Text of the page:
Post | March 2023 | Lent 2023 | 3 min read

Locusts and Wild Honey Part 6: MURDERED CONSCIENCE Mk 6:17-29

Written by Fra' Georg Lengerke

Dear Friends,

During Lent 2021, we offered a spiritual journey through Lent in Germany for members of the Order, their youth and its Relief Service. It was entitled "Locusts and Wild Honey" (Mt 3:4) - Fasting with John the Baptist. Through Emilie Verbeken, these weekly impulses also found their way to Belgium. Thus the idea was born to offer and publish the Lenten meditations on John the Baptist also for interested people in other countries. I thank Emelie Verbeken and Florentine Haeusgen warmly for the idea and its realization - especially for the translation from German into French and English. It would be nice if in this way our patron could help us to have a fruitful time of conversion.

To all of you a blessed Lent and renewal of soul and body,

Fra' Georg Lengerke

John the Baptist dies in an argument. It is about love and loyalty, passion and happiness, sex and power, its use and abuse.

Although King Herod is an unpleasant contemporary - in order to understand John the Baptist, it helps me to put myself in the tyrant's place and to ask myself how I am similar to him.

The discussion with John the Baptist is about a seemingly very private question. "For John had been saying to Herod, “It is not lawful for you to have your brother’s wife." (Mk 6:18) The woman did not forgive the Baptist for this intervention. A reaction of her husband is not handed down. Herod may have retorted, "What is that to you?" He would probably also have joined the slogan: "Love is no sin!", which is now often quoted to protest against discrimination.

The latter is a good cause. But is the saying true? If you know the human abysses of love, this sentence will not pass your lips. People do terrible things out of love: they break into a marriage out of love. They take away a parent from a child out of love. They have a terminally ill or not yet born family member killed out of love. And how many of you have been betrayed, abandoned and deserted for love? Love is no sin, says King Herod. Sin is no love, replies John the Baptist.

Love can be something sacred and great or something corrupt and deadly - for the lover or the beloved. It depends on what it is about. Dante's Divine Comedy (1321) says that sin is misguided love.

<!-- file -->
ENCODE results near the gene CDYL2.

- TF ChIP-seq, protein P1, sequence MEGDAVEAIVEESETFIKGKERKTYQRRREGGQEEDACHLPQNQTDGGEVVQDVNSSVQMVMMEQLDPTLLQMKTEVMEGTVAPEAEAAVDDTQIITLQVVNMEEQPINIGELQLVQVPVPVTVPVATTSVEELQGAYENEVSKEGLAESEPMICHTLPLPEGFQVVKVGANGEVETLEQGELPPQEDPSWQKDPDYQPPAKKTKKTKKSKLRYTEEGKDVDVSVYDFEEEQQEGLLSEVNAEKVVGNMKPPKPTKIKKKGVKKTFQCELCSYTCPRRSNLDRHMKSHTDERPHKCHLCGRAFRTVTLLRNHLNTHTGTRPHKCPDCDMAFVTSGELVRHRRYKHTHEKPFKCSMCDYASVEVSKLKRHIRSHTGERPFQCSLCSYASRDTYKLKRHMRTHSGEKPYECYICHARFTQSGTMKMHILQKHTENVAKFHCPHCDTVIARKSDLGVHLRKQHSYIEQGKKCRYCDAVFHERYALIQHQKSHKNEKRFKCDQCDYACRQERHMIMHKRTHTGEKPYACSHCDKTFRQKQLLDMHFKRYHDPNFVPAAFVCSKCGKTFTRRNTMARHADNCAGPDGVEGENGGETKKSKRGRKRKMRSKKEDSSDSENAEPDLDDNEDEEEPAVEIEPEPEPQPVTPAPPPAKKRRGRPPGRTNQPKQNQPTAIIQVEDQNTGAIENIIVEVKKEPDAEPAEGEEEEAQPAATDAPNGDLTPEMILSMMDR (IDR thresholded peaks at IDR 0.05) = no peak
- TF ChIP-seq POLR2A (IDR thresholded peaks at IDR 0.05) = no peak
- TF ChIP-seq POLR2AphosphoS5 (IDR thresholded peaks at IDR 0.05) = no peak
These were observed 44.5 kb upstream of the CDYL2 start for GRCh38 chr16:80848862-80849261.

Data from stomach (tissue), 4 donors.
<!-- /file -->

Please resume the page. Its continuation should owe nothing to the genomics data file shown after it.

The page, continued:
Herod actually knows this. The confrontation that is fatal for John is not merely a confrontation between prophet and king. It is a conflict within the person of Herod. The evangelist writes that Herod feared John and at the same time liked to listen to him (Mk 6,20). Fear and sympathy. In Herod, there must have been a struggle between reason and the lower body, between love and instinct, a residue of affinity for the good and of longing for God's word and will.

Herod obviously knows that there are good feelings that are bad and bad feelings that are good. Revenge can be a good, satisfying feeling, but it is bad. The almost physical rumbling over a lie, on the other hand, is extremely unpleasant. But at the same time, it is a sign of a well-functioning conscience.

Then the daughter of his mistress dances, and Herod promises her everything - up to half of his kingdom. The girl wants the Baptist's head and something strange in Herod prevails: "Because he had taken an oath before all the people", Herod has John beheaded. The haute volée of Jerusalem is gathered. Before the establishment of the people of Israel, his reputation and standing are at stake. But Herod does not want to lose face - even if it was a false face.

This still exists today among the people of God, in all camps: that we do not want to lose our reputation with the majority and that we are ready to do anything for it. Rather, the truth dies than our good reputation. Rather, the voice of conscience dies in the dungeon of our soul than approval from the people. The party is always right.

Herod would rather have lost his false face before the people than the true voice in his heart. Better his reputation in Jerusalem society than the call from the dungeon of his soul reminding him of God's truth.

We could say: How Herod lives is none of our business. We could say: The future of God's people does not hang on such questions.

But can it really be that John the Baptist died only for a private and secondary matter?

Fra' Georg Lengerke.

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